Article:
Human rights advocate Thor Halvorssen chronicled for the Huffington Post last year the types of activities Qorvis engages in on behalf of governments in the Middle East. Much of it involves social media such as Facebook, blogs, and Twitter. According to Halvorssen, Qorvis uses phony social media accounts to conduct smear campaigns against critics of repressive regimes. "Most of the U.S.-based fake tweeting, fake blogging (flogging), and online manipulation is carried out from inside Qorvis Communication's 'Geo-Political Solutions' division," noted Halvorssen. "The effort is mechanical and centrally organized."
More so than intimidation, violence, and disappearances, the most important tool for dictatorships across the world is the discrediting of critics. . . . Oppressive governments are threatened by public exposure, and this means that it's not just human rights defenders but also bloggers, opinion journalists, and civil society activists who are regularly and viciously malignedThe American Independent detailed some of Qorvis' efforts in promoting Fiji, noting that it is "deeply involved in managing the online and social media activities" of the government. Its cyberpromotion includes websites, blogs, and Twitter feeds, according to disclosures required to be made by Qorvis under the U.S. Foreign Agent Registration Act (FARA).
“WHOIS” lookups of domain name registration information reveal that “ecofiji.org,” “empowerfiji.org,” “travelfijitoday.org,” “investfiji.org,” and “fijigrowth.org” were registered by Qorvis employees, although the sites offer no disclosure of Qorvis’ involvement. The FARA filing also listed three Twitter accounts — @FijiPM, @FijiAG and @FijiRepublic — under “activities conducted by registrant.”The latest targets of such social media messages have been in the U.S. as a result of recent hearings held to decide on revoking Fiji's free trade status after protests by trade union groups. Fiji’s Qorvis-linked Twitter accounts, according to the American Independent, have "played an active role in promoting pro-government news articles, often published by the government owned Fiji Broadcasting Corporation."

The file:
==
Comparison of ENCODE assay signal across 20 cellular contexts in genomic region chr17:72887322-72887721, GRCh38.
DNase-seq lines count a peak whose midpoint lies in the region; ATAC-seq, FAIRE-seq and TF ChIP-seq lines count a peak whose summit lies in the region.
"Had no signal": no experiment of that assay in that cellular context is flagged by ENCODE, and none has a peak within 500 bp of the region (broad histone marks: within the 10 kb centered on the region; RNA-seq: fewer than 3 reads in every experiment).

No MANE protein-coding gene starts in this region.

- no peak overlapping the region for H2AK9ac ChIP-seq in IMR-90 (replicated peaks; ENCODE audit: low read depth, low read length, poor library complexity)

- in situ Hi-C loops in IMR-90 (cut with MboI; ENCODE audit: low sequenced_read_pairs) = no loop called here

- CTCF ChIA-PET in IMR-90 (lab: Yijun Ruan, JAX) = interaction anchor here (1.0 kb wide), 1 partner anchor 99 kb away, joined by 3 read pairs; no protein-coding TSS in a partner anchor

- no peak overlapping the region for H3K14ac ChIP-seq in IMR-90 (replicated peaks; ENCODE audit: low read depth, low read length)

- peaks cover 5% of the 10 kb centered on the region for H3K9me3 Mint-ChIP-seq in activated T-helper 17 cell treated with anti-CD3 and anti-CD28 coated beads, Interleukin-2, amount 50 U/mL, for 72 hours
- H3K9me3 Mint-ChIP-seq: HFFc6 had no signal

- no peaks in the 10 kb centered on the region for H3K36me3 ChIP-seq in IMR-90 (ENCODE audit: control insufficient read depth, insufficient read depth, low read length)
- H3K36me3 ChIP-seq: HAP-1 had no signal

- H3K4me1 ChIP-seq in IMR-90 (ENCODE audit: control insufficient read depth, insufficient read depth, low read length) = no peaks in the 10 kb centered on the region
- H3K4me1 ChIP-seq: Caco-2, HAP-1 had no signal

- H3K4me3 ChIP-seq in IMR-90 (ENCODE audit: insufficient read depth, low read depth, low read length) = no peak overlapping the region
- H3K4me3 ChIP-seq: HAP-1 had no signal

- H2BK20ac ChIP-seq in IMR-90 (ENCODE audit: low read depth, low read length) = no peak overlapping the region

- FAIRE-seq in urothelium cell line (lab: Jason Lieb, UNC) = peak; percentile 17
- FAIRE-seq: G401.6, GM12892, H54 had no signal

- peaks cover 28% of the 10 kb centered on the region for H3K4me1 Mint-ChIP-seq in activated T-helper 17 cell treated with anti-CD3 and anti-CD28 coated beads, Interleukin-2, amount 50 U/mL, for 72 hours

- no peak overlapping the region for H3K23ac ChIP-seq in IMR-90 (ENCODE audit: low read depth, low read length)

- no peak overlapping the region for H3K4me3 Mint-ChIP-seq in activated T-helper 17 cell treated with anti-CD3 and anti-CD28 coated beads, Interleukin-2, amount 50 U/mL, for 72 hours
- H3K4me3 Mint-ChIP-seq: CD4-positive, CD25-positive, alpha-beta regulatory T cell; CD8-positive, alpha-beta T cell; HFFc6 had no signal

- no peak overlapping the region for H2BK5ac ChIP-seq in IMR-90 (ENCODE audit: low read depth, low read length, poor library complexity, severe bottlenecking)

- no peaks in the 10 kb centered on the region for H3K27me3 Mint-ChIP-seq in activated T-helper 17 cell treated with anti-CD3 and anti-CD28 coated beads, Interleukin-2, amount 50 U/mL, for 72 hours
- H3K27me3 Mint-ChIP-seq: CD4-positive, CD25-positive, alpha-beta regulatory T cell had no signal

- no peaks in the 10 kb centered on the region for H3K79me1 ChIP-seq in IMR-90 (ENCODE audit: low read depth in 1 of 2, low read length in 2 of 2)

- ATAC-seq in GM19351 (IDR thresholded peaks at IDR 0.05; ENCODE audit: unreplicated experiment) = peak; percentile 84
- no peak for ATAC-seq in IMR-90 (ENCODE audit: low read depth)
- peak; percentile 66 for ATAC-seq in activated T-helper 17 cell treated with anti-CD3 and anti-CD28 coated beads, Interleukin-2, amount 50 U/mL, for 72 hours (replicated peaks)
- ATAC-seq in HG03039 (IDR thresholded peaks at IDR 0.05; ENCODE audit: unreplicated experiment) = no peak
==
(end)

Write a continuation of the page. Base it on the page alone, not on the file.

The tweets, like many of those issued by accounts linked to Qorvis, frequently target their messages to Twitter accounts affiliated with the U.S. State Department and the United Nations, both institutions which have been critical of Fiji’s military coup government. . . . Qorvis’ management of such accounts, without disclosing their involvement on the Twitter accounts or websites, would fit with the consultancy’s history of being less than transparent in the work done on behalf of foreign clients.The FARA disclosure shows that Qorvis has provided "fact sheets" to various parties, including Australian blogger Grubby Davis. It has also been successful in getting pro-Fiji news stories published by the overseas press. It arranged a visit to Fiji by reporter Ginanne Brownell of fDi Magazine, which is owned by The Financial Times Ltd and edited in London. That resulted in such stories as "Promise of democracy opens up investment opportunities in Fiji," and "Fiji PM looks to forge a central role within south Pacific."
Project PM, which describes itself as “an autonomous online entity” that uses the internet to promote positive change, keeps close tabs on black ops spin doctors such as Qorvis. Its cyber sleuthing has found that Qorvis regularly edits Wikipedia pages to make its clients look better. "QORVIS has its own long history of edits at the site," notes Project PM. "There is a lengthy page of Wikipedia edits for an unnamed user with the IP 188.8.131.52."
The IP [address] belongs to gw20.qorvisnet.com. User 184.108.40.206 was not alone. Another 3 named accounts made their way around the same pages all of which appear to have a connection to QORVIS as clients or staff. As this appears to have a degree of co-ordination behind it, it backs up accounts of online manipulation or 'black arts' from the Geo-Political Solutions division of QORVIS.One of the Wikipedia pages that Qorvis has doctored, according to Project PM, is that of Fiji's Interim Prime Minister Frank Bainimarama, which its editing history shows to have been altered by a particularly busy person who goes by the handle of "Ratfinx."